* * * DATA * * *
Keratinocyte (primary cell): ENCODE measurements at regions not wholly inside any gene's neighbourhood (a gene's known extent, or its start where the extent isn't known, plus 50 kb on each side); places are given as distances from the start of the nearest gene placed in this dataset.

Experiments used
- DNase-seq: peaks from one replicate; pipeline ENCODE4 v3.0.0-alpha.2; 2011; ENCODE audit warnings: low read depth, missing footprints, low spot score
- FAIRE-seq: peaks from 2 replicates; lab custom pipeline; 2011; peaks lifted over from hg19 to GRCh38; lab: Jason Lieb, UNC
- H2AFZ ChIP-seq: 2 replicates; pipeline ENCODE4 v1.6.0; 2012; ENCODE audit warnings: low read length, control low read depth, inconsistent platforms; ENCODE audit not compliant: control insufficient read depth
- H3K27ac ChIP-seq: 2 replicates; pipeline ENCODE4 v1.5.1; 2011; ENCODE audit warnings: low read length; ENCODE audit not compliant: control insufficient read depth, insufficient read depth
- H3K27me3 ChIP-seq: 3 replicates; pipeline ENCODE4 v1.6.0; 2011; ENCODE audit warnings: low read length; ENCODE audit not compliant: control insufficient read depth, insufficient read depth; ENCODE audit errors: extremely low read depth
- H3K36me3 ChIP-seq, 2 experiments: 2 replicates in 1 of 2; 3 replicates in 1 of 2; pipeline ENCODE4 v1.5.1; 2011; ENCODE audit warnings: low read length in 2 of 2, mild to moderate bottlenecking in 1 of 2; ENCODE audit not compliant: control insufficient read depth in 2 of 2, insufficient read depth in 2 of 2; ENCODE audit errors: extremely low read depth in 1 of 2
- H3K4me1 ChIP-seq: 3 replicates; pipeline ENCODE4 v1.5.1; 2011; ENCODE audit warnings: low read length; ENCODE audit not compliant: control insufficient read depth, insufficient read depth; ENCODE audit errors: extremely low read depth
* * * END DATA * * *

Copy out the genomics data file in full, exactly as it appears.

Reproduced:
Keratinocyte (primary cell): ENCODE measurements at regions not wholly inside any gene's neighbourhood (a gene's known extent, or its start where the extent isn't known, plus 50 kb on each side); places are given as distances from the start of the nearest gene placed in this dataset.

Experiments used
- DNase-seq: peaks from one replicate; pipeline ENCODE4 v3.0.0-alpha.2; 2011; ENCODE audit warnings: low read depth, missing footprints, low spot score
- FAIRE-seq: peaks from 2 replicates; lab custom pipeline; 2011; peaks lifted over from hg19 to GRCh38; lab: Jason Lieb, UNC
- H2AFZ ChIP-seq: 2 replicates; pipeline ENCODE4 v1.6.0; 2012; ENCODE audit warnings: low read length, control low read depth, inconsistent platforms; ENCODE audit not compliant: control insufficient read depth
- H3K27ac ChIP-seq: 2 replicates; pipeline ENCODE4 v1.5.1; 2011; ENCODE audit warnings: low read length; ENCODE audit not compliant: control insufficient read depth, insufficient read depth
- H3K27me3 ChIP-seq: 3 replicates; pipeline ENCODE4 v1.6.0; 2011; ENCODE audit warnings: low read length; ENCODE audit not compliant: control insufficient read depth, insufficient read depth; ENCODE audit errors: extremely low read depth
- H3K36me3 ChIP-seq, 2 experiments: 2 replicates in 1 of 2; 3 replicates in 1 of 2; pipeline ENCODE4 v1.5.1; 2011; ENCODE audit warnings: low read length in 2 of 2, mild to moderate bottlenecking in 1 of 2; ENCODE audit not compliant: control insufficient read depth in 2 of 2, insufficient read depth in 2 of 2; ENCODE audit errors: extremely low read depth in 1 of 2
- H3K4me1 ChIP-seq: 3 replicates; pipeline ENCODE4 v1.5.1; 2011; ENCODE audit warnings: low read length; ENCODE audit not compliant: control insufficient read depth, insufficient read depth; ENCODE audit errors: extremely low read depth